Hiccups in Supply Chains Affect Student Bus Transportation
published on September 14, 2021 by Sonia Mastros
School Transportation News recently posted an in-depth article talking about new challenges facing the student bus transportation industry. The various economic upheavals of 2020, spearheaded by the COVID-19 outbreak, have disrupted supply chains around the world. This is affecting manufacturers in every industry, including those involved in the creation and maintenance of school buses.
A variety of factors are all contributing to this problem, including:
- Long transportation delays due to lockdowns and extra customs checks
- Quarantines and work-at-home policies slowing down production
- The ongoing truck driver shortage reducing the number of goods being transported in North America
- Weather-related problems, such as the Texas freeze and the Northwest heat wave, further slowing distribution
The big problem is that supply lines and manufacturing chains are deeply interconnected. A problem at one factory can then cause problems at a dozen other operations if they rely on that factory for key components. So the disruption is creating a 'domino effect' that's harming most industries.
But the question is, will these problems impact school districts and their student bus transportation problems?
Here are some likely outcomes we see:
1. Higher Demand - and Higher Prices - for New Buses
Given that prices are going up across all areas of vehicle manufacture, it seems inevitable that school buses will see a price creep as well. Upgrading your fleet may be more difficult for the next couple of years until all the supply line issues are worked out.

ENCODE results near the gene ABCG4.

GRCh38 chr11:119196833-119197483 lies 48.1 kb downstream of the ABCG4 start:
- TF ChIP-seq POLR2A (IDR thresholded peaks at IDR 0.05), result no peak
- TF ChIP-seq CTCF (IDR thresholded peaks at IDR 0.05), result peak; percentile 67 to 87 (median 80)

Worse, these issues are even driving up the prices for used vehicles. The only upside is that if your district happens to have spare buses to sell, you will probably be able to get a higher price than normal for the next year or two.
2. Spare Parts and Maintenance Will Become More Expensive Too
The supply chain problems aren't limited to 'high tech' products such as electric engines or computer control systems. According to the STN article, even basic components such as bus seats are becoming more difficult and more expensive to manufacture.
If you know there are problems with your buses which will need to be fixed soon, we strongly recommend looking for spares and components now rather than waiting.
3. Bus Drivers May Become Even Harder To Find
For years, every industry that relies on drivers with Commercial Drivers Licenses has been struggling to find enough qualified drivers to meet demand. COVID-19 made this problem even worse. More than ever, school districts will be in direct competition with shipping companies for drivers, and that will be a tough battle to fight.
This may be a good time to investigate third-party outsourcing options. Larger bus companies will have more ability to compete on price and benefits.
In short, these are bad times for the school bus industry - although they will eventually get better. Has your district experienced any problems directly? Let us know in the comments.